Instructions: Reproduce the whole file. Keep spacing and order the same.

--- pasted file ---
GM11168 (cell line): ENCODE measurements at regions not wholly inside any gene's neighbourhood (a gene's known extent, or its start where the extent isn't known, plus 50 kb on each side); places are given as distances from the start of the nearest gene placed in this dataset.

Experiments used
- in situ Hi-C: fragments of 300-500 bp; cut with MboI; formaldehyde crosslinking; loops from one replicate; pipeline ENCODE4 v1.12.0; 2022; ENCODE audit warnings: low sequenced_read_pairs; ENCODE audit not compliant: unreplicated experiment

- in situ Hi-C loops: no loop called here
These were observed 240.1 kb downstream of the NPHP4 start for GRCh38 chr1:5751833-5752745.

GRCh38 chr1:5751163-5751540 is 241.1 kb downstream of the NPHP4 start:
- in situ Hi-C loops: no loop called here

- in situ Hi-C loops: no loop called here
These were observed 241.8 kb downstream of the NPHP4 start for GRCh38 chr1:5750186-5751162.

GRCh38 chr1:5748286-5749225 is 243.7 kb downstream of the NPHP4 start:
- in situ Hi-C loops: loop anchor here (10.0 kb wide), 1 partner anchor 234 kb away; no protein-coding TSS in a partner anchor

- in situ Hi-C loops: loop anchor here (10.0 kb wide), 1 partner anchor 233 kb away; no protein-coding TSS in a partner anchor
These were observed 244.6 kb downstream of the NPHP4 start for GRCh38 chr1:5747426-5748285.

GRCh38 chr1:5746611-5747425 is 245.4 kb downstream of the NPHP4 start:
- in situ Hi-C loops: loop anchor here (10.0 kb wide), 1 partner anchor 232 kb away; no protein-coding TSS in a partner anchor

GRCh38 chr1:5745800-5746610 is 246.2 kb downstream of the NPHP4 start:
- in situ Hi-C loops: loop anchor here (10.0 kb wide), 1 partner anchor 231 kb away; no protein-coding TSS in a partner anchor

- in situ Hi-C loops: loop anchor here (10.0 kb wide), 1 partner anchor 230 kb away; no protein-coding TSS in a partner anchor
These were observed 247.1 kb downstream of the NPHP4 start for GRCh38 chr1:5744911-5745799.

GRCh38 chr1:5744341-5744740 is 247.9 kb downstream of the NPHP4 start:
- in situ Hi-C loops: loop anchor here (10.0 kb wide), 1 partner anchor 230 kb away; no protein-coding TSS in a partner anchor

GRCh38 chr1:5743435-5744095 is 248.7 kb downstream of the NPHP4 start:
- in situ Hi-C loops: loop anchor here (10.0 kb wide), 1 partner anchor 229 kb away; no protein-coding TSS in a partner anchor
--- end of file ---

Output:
GM11168 (cell line): ENCODE measurements at regions not wholly inside any gene's neighbourhood (a gene's known extent, or its start where the extent isn't known, plus 50 kb on each side); places are given as distances from the start of the nearest gene placed in this dataset.

Experiments used
- in situ Hi-C: fragments of 300-500 bp; cut with MboI; formaldehyde crosslinking; loops from one replicate; pipeline ENCODE4 v1.12.0; 2022; ENCODE audit warnings: low sequenced_read_pairs; ENCODE audit not compliant: unreplicated experiment

- in situ Hi-C loops: no loop called here
These were observed 240.1 kb downstream of the NPHP4 start for GRCh38 chr1:5751833-5752745.

GRCh38 chr1:5751163-5751540 is 241.1 kb downstream of the NPHP4 start:
- in situ Hi-C loops: no loop called here

- in situ Hi-C loops: no loop called here
These were observed 241.8 kb downstream of the NPHP4 start for GRCh38 chr1:5750186-5751162.

GRCh38 chr1:5748286-5749225 is 243.7 kb downstream of the NPHP4 start:
- in situ Hi-C loops: loop anchor here (10.0 kb wide), 1 partner anchor 234 kb away; no protein-coding TSS in a partner anchor

- in situ Hi-C loops: loop anchor here (10.0 kb wide), 1 partner anchor 233 kb away; no protein-coding TSS in a partner anchor
These were observed 244.6 kb downstream of the NPHP4 start for GRCh38 chr1:5747426-5748285.

GRCh38 chr1:5746611-5747425 is 245.4 kb downstream of the NPHP4 start:
- in situ Hi-C loops: loop anchor here (10.0 kb wide), 1 partner anchor 232 kb away; no protein-coding TSS in a partner anchor

GRCh38 chr1:5745800-5746610 is 246.2 kb downstream of the NPHP4 start:
- in situ Hi-C loops: loop anchor here (10.0 kb wide), 1 partner anchor 231 kb away; no protein-coding TSS in a partner anchor

- in situ Hi-C loops: loop anchor here (10.0 kb wide), 1 partner anchor 230 kb away; no protein-coding TSS in a partner anchor
These were observed 247.1 kb downstream of the NPHP4 start for GRCh38 chr1:5744911-5745799.

GRCh38 chr1:5744341-5744740 is 247.9 kb downstream of the NPHP4 start:
- in situ Hi-C loops: loop anchor here (10.0 kb wide), 1 partner anchor 230 kb away; no protein-coding TSS in a partner anchor

GRCh38 chr1:5743435-5744095 is 248.7 kb downstream of the NPHP4 start:
- in situ Hi-C loops: loop anchor here (10.0 kb wide), 1 partner anchor 229 kb away; no protein-coding TSS in a partner anchor